Elon Musk’s recent stunt – launching a convertible Tesla roadster into space with a dummy astronaut strapped into the driving seat – is a prime example of his maverick approach to doing business.

That trick came just after Musk’s decision to sell 20,000 designer flamethrowers through his blue-sky tech firm the Boring Company paid off – they sold out and made $10m in a matter of days.

Musk’s ‘maverick’ leadership style clearly works but not everyone shares his appetite for adventure. Some of his business partners questioned the wisdom of the flamethrower launch.

US politician Miguel Santiago, one of Musk’s tunnel-project clients, told CNBC: “The state of California and the county and city of Los Angeles have entrusted Mr Musk to help alleviate a real public-policy problem here by executing a tunnel under the city to help alleviate traffic… Like most Americans I am in awe of Mr Musk’s genius, [but] I cannot even begin to imagine the problems a flamethrower would cause firefighters and police offers alike.”

Santiago’s reaction highlights what can be a big problem with adopting a maverick approach to leadership – the more innovative and startling a leader’s ideas, the more mixed the reaction they get.

‘Maverick’ leadership: hindrance or benefit?

This issue raises a wider question about leadership in general: is ‘maverick’ leadership more of a hindrance than a benefit?

If you’re trying to harness a maverick’s creative genius and innovative capacity, you’ll often find that what fascinates and drives them is the process of unleashing the new – however it takes shape.

In cases where that person has a particularly vivid imagination, it will be a challenge to make the most of that drive. The pursuit of wealth is rarely the driving force for such individuals – it’s more about bringing their ideas into fruition – sometimes regardless of their market attractiveness. This idiosyncratic approach can have a dire effect on any organisation.

Creating a balance

As CEO of SpaceX and Tesla, Musk’s leadership approach might be maverick, at times, but he balances that out by taking full ownership of his roles. He takes responsibility for his decisions and has buy-in from his team. In fact, in jobs website Glassdoor’s Employee’s Choice 2017 Highest Rated CEOs survey Musk came eighth – with a 98 per cent approval rating.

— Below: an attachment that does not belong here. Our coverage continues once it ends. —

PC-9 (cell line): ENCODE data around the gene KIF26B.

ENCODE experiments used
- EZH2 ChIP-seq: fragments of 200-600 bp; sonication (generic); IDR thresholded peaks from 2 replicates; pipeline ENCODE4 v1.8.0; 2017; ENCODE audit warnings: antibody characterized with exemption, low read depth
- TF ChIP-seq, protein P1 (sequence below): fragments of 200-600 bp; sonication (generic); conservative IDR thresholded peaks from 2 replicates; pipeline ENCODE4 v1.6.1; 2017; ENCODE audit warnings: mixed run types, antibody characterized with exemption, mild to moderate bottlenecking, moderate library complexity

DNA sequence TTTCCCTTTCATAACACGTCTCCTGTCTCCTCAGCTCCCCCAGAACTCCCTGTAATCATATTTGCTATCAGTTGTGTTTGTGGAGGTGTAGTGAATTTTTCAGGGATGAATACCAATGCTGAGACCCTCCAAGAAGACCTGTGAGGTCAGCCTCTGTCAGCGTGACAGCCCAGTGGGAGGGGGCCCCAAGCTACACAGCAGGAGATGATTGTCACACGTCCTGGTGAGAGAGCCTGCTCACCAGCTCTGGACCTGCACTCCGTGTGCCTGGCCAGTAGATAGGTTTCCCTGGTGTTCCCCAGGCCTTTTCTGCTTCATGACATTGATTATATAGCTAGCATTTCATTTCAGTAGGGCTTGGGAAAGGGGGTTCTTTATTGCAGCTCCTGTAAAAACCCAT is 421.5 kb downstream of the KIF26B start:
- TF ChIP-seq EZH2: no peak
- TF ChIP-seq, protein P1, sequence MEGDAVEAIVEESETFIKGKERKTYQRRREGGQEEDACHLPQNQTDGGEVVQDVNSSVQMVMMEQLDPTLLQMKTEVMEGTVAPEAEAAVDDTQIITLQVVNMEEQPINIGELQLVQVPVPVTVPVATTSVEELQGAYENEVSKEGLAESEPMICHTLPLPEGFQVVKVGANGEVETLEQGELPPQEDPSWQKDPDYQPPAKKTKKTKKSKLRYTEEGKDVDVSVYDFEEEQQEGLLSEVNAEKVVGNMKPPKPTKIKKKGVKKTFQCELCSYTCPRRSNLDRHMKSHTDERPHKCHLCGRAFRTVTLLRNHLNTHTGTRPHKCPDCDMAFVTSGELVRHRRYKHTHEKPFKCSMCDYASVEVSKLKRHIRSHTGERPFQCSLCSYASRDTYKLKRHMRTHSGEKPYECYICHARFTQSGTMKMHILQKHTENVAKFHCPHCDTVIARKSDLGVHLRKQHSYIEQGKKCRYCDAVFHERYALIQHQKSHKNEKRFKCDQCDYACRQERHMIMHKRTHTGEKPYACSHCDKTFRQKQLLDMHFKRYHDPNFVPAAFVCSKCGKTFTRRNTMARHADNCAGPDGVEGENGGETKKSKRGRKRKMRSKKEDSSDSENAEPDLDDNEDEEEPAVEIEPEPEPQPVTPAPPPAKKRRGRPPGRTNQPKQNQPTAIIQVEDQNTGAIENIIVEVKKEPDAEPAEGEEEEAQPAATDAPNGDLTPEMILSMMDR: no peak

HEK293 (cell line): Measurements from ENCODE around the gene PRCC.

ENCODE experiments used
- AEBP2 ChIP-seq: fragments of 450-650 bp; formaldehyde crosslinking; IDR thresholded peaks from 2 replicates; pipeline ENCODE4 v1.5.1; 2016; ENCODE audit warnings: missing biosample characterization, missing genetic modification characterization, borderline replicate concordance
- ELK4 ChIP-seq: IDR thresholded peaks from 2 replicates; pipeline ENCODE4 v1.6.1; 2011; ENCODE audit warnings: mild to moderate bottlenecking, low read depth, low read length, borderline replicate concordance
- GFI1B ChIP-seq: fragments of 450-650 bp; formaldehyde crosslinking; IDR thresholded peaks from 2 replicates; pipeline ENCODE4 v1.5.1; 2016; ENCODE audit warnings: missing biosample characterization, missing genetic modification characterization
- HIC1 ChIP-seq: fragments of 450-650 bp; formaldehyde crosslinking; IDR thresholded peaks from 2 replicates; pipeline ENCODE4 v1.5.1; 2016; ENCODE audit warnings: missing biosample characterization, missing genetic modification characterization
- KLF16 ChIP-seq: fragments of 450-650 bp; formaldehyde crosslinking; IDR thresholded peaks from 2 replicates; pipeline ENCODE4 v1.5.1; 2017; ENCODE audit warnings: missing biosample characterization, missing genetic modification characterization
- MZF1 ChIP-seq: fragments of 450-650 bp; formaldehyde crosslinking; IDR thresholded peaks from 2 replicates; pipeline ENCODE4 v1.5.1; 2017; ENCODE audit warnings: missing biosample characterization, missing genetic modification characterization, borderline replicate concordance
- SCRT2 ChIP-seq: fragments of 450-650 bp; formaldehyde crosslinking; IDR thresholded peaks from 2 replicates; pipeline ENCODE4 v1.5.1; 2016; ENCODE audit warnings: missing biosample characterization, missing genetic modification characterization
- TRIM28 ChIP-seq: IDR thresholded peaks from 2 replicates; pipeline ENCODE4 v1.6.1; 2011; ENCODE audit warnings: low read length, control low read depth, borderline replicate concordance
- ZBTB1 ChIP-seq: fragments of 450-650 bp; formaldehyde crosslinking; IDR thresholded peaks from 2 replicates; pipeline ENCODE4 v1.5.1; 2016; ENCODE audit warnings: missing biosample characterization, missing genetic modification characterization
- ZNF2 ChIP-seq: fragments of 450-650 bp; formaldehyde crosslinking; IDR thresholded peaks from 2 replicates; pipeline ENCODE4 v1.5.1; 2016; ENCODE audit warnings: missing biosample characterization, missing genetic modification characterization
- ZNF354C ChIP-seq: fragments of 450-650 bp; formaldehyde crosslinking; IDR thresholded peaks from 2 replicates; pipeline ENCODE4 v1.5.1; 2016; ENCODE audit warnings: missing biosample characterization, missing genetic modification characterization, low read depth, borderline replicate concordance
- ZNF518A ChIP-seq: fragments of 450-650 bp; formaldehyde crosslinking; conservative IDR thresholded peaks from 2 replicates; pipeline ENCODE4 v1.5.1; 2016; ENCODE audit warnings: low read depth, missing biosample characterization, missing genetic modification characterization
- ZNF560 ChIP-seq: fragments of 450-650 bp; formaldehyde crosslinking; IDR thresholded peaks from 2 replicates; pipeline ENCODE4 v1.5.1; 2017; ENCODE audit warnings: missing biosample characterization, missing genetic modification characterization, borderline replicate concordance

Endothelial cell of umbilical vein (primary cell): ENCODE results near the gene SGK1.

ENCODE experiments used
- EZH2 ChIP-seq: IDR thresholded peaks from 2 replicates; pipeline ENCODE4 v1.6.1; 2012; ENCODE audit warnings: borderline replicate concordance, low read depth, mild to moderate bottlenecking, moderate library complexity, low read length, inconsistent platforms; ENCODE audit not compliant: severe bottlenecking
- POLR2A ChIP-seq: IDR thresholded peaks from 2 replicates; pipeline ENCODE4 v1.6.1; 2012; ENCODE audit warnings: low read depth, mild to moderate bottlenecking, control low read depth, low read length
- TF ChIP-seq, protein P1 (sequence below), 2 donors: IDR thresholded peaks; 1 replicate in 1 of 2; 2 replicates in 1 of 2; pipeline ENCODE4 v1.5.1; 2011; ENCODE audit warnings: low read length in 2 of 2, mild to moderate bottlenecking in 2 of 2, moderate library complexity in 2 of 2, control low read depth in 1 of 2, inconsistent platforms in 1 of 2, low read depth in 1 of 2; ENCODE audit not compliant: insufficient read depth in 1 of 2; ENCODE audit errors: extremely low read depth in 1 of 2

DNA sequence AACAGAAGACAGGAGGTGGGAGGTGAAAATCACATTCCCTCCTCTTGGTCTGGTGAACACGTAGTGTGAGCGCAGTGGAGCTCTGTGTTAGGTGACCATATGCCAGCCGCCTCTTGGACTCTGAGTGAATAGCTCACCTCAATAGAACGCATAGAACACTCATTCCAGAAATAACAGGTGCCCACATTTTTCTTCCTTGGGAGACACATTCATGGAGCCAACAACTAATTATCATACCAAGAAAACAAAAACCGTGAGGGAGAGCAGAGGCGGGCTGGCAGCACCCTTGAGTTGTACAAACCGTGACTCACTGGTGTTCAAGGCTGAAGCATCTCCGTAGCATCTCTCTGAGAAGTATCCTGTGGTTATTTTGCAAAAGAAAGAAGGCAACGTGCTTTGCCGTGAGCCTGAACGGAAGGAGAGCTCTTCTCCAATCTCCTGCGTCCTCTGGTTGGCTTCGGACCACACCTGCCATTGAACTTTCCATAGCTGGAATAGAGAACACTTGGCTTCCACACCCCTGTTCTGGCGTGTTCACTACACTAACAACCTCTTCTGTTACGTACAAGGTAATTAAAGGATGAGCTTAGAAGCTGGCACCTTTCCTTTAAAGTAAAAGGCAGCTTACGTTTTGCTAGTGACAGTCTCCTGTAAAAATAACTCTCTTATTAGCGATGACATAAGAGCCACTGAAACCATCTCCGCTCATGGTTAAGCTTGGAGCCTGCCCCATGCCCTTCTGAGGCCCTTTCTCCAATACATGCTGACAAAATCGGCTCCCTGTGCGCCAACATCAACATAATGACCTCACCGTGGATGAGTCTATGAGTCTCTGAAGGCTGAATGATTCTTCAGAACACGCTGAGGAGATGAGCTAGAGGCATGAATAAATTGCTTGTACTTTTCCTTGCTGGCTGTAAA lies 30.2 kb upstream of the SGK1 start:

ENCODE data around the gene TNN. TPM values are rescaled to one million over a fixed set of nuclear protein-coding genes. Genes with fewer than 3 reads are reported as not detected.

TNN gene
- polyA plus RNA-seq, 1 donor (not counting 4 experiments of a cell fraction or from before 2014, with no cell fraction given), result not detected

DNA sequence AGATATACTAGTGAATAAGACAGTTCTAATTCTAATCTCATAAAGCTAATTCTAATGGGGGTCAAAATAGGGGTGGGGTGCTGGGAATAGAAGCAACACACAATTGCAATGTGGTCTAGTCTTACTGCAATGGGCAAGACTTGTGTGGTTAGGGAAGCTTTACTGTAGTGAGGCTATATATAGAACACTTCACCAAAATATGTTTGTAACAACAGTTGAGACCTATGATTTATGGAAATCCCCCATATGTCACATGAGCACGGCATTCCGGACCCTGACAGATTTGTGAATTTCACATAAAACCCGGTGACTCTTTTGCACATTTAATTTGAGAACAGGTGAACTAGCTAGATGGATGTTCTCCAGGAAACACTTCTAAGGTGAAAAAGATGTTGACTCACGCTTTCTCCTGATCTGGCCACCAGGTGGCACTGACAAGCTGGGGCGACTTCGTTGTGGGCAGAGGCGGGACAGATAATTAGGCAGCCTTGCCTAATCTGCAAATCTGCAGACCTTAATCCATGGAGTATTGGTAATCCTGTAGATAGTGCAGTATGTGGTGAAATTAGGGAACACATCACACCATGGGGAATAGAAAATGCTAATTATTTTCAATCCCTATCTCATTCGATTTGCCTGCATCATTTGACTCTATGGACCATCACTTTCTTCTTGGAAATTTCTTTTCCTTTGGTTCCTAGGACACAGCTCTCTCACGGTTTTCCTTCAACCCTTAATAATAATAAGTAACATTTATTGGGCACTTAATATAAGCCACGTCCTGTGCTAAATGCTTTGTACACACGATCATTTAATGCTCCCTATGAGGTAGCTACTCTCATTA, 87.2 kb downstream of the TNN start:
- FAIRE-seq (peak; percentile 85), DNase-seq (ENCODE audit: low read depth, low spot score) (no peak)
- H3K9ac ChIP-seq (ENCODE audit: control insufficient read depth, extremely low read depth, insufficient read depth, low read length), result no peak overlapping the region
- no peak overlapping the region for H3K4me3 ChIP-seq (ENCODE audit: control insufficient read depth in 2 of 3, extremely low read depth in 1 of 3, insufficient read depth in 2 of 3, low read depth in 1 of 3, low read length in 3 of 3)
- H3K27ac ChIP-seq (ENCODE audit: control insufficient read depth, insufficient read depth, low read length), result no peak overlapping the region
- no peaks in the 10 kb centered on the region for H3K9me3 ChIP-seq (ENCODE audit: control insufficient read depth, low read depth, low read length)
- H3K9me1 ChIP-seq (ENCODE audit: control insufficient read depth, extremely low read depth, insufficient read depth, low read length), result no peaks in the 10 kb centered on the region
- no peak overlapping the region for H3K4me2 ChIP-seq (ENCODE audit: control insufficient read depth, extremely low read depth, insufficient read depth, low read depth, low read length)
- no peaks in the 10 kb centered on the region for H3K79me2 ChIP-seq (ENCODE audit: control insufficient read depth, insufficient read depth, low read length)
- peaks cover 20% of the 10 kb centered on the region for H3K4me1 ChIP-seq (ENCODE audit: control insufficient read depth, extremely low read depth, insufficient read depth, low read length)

At the Institute of Leadership & Management, we cite Ownership as one of the five dimensions of leadership (alongside Authenticity, Achievement, Vision and Collaboration).

Great ownership requires leaders to take initiative – identifying and taking opportunities – as well as taking responsibility and being accountable for their decisions and the decisions of their team.

Musk’s leadership tips

In an article on CNBC, Musk summaries his winning approach to leadership in three top tips:

1. Hire people who are smarter than you

2. Do not go with the flow

3. Focus on your foundation first

In that same article, Musk also says that a leader’s job is to make it possible for their employees to do their best work.

Musk adds: “If you are a manager or leading at any level at SpaceX, we stress that your team is not there to serve you. You are there to serve your team and help them do the best possible job for the company.

“This applies to me most of all. Leaders are expected to work harder than those who report to them and always make sure that their needs are taken care of before yours, thus leading by example.”

True mavericks are as mercurial and capricious as they are passionate and creative. Musk’s maverick ideas do mean that he shoulders a larger burden of responsibility than most leaders – purely because he operates on the leading edge. But he’s also willing to accept that responsibility and be accountable for the decisions he makes.

In that sense, Musk combines ‘maverick’ leadership with ownership and a genuine desire to serve those he leads. 

For more information about our research, visit our Institute of Leadership & Management website and join us on Twitter @InstituteLM



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